It had been so long since Mark and I had seen the sun, we started to speak of it as if it were legend. The air was relentlessly waterlogged and the low foliage soaked us as we brushed against it. The fall colors were at their peak and the damp washed a hard shell hue on the yellows and reds. Mark and I spooked a mama moose and her baby that morning and I failed to reach my camera in time to get a picture. It was an uplifting sight on an otherwise dismal day.
I think we were getting used to the wet as we hiked a fast 11 miles to Piazza Rock Shelter despite the weather. Knowing there was a dry spot waitng for us helped quicken our pace. Lido Bandito, California Dave and Figgy Newton were already in residence filling the shelter with the familiar smell of trail food, stove fuel, camp farts and body odor. It was the welcome stench of a dry night under the roof of our temporary Appalachian Trail home. Mark and I settled into the shelter and added a few of our own odors. The topic of the evening was the weather. It was unanimous… we were all sick of the rain.
Maine is beautiful when the sun is shining on it. We woke to a heavy fog shrouding the shelter but the sun burned it off before we hiked our first mile. Our spirits lifted with the mist as we hiked through the colorful forest. We enjoyed a lively ascent of Saddleback but the clouds hung at the summit and the icy wind sent us on our way. A bit later, atop Saddleback Jr, the views were awesome. The clouds were thick in the low spots and it felt as if we were much higher than the 3900 feet stated on our map. We absorbed the commanding vista for quite awhile taking time to mentally catalog all the impossible colors of the foliage. We were dizzy with optical overload when we stumbled into Poplar Ridge Shelter a few miles later.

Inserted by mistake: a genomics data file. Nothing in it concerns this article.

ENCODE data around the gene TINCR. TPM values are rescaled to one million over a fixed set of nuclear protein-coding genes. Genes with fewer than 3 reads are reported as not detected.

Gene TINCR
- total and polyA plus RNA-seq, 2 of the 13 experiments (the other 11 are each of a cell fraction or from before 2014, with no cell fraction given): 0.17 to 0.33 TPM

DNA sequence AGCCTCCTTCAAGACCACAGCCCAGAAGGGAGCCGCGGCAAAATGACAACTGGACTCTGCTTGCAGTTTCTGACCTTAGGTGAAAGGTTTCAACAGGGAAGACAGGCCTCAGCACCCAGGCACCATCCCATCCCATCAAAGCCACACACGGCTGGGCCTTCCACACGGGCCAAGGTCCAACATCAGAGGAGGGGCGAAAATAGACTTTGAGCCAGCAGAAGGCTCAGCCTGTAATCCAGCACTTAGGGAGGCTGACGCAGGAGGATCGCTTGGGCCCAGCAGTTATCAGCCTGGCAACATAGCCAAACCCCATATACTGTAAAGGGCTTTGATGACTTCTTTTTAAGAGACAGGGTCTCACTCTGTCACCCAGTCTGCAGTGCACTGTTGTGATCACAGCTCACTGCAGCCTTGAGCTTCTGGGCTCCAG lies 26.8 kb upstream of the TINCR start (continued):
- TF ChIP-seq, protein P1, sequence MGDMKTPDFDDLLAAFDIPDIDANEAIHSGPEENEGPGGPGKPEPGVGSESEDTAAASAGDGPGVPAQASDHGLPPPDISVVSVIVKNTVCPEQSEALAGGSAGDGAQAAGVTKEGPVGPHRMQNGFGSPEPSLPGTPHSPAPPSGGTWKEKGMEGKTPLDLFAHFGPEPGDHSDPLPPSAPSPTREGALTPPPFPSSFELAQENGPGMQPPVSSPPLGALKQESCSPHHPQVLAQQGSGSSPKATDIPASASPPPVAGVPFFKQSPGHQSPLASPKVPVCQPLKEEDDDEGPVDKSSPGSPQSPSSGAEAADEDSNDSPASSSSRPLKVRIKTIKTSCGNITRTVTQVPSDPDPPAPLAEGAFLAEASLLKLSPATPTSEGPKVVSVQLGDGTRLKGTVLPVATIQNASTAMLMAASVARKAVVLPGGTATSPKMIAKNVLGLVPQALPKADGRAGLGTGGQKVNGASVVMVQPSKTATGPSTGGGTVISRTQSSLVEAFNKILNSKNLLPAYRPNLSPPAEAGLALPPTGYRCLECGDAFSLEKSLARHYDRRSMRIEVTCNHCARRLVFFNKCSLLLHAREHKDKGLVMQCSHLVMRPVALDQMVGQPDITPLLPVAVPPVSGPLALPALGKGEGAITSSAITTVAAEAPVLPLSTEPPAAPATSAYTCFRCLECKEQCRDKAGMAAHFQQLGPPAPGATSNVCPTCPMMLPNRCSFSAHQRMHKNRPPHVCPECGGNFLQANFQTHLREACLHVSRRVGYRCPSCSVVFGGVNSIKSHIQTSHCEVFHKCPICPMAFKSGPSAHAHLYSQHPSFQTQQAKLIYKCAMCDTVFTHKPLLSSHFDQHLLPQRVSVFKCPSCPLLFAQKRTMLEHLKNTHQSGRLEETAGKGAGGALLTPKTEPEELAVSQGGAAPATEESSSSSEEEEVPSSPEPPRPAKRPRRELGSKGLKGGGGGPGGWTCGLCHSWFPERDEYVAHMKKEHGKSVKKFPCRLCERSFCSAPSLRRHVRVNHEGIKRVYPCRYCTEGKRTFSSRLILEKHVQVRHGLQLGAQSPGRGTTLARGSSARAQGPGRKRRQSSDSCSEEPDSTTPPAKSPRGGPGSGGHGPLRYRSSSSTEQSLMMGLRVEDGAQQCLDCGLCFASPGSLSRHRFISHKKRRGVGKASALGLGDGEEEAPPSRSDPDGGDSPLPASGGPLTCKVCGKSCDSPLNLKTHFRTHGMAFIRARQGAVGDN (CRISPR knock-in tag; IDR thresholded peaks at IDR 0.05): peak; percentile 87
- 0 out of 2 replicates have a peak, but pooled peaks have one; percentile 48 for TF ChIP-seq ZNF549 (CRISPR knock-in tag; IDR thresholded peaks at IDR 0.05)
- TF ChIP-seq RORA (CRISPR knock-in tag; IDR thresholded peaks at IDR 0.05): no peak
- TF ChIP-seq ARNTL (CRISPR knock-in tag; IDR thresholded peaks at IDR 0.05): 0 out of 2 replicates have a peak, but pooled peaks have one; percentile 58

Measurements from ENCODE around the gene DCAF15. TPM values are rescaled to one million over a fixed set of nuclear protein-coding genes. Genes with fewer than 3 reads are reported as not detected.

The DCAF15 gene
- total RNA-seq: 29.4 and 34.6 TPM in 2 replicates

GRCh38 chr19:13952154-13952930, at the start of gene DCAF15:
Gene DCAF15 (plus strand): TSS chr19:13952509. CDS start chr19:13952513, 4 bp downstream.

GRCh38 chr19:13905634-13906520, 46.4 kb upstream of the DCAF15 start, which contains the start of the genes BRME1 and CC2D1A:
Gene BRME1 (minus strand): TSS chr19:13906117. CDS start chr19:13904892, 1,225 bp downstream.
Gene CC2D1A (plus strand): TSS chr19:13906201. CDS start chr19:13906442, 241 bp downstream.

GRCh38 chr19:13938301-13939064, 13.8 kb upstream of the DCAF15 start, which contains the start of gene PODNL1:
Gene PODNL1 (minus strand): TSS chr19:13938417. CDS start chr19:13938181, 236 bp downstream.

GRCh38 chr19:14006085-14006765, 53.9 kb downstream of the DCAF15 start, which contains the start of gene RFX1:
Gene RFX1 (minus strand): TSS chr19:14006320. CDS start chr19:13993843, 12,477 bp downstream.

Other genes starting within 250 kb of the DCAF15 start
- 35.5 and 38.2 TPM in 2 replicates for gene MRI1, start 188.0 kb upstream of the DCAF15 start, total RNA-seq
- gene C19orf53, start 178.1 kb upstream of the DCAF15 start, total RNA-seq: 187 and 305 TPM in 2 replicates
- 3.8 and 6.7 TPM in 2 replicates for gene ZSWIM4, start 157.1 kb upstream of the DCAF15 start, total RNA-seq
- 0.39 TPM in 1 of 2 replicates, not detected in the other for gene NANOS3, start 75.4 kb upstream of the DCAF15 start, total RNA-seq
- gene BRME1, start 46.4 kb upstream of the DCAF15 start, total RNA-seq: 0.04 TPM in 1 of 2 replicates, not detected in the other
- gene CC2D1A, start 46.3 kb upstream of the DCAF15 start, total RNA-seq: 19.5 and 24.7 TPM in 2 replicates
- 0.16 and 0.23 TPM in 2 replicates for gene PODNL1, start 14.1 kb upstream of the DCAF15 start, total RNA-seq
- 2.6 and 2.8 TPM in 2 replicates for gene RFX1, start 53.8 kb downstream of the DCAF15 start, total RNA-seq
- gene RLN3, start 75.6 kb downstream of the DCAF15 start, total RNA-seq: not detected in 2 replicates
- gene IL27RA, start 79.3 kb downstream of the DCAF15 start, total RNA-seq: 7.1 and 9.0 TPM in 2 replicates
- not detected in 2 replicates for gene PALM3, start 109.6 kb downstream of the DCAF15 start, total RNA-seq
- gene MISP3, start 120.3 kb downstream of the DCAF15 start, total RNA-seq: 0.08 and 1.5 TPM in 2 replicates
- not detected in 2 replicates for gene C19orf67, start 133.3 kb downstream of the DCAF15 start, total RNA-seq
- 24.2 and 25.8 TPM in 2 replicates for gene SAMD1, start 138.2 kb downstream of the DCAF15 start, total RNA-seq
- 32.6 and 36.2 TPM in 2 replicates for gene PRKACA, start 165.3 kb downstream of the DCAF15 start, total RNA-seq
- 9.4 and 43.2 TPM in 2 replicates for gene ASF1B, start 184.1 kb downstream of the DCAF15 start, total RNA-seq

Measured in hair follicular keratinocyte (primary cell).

The second highest peak in Maine is off the Trail but we made the detour. Near the summit, Sugarloaf Mountain hosted a large gondola lodge to serve the skiers in the winter. Now it was empty and we moved right in for the night. The winds howled and a piece of plywood covering a window hole fell inside with a startling crash. Later that evening, our camp stove caught fire and I feared an explosion of compressed Coleman fuel. After a few panicky moments, the blaze went out and soon we were settled in for the night.
Instead of taking the AT into Stratton, Mark and I decided to walk down the ski slope to the road into town. After a knee damaging descent off Sugarloaf Ski Area, we poured onto the main drag and hitched toward the food. We arrived in Stratton, got a room at the Widow’s Walk ($10.00 for a room and breakfast!) and proceeded to feed. We retrieved our mail drop, repacked and prepared for more magnificent Maine. In the morning we stuck out our thumbs and hitched back to the Trail under the rare Maine sunshine. It was a great day for hiking and we were about to climb into one of HAE’s favorite hunks of wilderness!